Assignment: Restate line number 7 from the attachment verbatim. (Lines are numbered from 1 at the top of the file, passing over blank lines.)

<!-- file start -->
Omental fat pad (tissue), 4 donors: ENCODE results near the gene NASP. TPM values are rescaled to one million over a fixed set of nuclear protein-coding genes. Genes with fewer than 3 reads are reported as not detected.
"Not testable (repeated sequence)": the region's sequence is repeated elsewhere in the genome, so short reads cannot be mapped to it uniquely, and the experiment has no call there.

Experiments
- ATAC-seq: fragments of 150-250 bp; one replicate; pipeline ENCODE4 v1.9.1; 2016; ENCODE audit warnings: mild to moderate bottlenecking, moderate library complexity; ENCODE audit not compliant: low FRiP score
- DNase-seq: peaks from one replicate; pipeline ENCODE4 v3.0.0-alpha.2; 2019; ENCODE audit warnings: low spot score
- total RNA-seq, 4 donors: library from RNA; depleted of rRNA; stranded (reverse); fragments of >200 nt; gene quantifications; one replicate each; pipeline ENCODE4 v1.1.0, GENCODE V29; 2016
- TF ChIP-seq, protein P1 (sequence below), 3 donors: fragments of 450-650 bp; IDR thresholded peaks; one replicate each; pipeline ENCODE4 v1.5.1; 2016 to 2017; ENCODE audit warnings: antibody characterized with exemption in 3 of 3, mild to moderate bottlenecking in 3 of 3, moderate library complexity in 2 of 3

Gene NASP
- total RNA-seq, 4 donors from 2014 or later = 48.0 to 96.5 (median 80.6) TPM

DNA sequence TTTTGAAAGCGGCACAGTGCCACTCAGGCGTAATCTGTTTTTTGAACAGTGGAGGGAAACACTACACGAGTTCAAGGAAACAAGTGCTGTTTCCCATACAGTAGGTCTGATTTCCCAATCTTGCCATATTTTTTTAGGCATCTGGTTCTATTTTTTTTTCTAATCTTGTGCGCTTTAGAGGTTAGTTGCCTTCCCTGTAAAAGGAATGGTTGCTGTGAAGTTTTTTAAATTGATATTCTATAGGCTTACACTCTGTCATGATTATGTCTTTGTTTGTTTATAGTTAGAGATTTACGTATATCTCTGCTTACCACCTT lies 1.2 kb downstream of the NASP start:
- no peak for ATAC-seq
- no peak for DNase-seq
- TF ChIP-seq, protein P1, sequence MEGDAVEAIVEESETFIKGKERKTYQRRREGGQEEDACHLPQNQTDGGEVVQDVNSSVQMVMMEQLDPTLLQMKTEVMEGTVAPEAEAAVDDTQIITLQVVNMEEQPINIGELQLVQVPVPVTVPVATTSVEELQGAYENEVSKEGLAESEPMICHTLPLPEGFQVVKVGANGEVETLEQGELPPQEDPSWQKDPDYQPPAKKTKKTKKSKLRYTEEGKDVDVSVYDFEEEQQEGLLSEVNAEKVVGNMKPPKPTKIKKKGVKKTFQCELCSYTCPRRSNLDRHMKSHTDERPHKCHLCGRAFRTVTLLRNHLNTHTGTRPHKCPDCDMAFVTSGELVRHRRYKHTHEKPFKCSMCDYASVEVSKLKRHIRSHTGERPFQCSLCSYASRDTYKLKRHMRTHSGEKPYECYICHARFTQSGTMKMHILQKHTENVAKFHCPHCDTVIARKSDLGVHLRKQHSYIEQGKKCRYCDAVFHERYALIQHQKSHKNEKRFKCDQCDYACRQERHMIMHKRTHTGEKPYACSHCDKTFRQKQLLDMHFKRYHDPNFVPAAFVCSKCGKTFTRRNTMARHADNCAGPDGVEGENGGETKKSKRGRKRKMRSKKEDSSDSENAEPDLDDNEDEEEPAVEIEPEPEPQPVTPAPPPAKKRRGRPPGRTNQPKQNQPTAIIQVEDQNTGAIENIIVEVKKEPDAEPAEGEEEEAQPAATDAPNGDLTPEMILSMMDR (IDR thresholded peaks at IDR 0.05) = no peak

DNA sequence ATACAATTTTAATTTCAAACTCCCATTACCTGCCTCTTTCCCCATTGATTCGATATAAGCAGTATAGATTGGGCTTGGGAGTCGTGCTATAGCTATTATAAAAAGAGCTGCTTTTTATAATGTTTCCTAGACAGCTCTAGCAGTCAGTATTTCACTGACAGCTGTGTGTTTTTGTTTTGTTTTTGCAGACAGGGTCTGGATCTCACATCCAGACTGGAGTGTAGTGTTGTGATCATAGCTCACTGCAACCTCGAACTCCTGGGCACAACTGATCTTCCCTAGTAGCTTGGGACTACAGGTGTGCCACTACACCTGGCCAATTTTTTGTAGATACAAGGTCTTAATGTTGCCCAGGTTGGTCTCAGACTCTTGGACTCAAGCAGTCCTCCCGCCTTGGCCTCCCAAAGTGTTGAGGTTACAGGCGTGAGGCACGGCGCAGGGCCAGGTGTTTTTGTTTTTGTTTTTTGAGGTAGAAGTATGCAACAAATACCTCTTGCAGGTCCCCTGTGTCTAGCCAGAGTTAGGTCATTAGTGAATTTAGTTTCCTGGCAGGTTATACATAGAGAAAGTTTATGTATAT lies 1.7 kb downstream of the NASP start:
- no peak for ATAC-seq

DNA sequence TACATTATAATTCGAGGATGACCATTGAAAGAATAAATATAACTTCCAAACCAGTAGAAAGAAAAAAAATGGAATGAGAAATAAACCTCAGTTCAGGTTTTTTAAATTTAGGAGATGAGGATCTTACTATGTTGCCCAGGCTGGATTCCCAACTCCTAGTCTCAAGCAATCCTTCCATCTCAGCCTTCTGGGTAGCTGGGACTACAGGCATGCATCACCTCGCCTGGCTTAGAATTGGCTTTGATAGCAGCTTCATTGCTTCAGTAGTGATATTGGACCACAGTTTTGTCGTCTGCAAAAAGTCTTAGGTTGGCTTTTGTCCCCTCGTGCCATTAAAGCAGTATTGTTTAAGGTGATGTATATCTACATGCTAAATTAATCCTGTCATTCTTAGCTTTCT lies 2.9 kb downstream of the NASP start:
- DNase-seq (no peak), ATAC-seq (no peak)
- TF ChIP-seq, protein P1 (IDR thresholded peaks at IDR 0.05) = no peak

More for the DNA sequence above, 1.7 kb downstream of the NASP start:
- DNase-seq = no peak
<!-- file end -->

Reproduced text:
- TF ChIP-seq, protein P1 (sequence below), 3 donors: fragments of 450-650 bp; IDR thresholded peaks; one replicate each; pipeline ENCODE4 v1.5.1; 2016 to 2017; ENCODE audit warnings: antibody characterized with exemption in 3 of 3, mild to moderate bottlenecking in 3 of 3, moderate library complexity in 2 of 3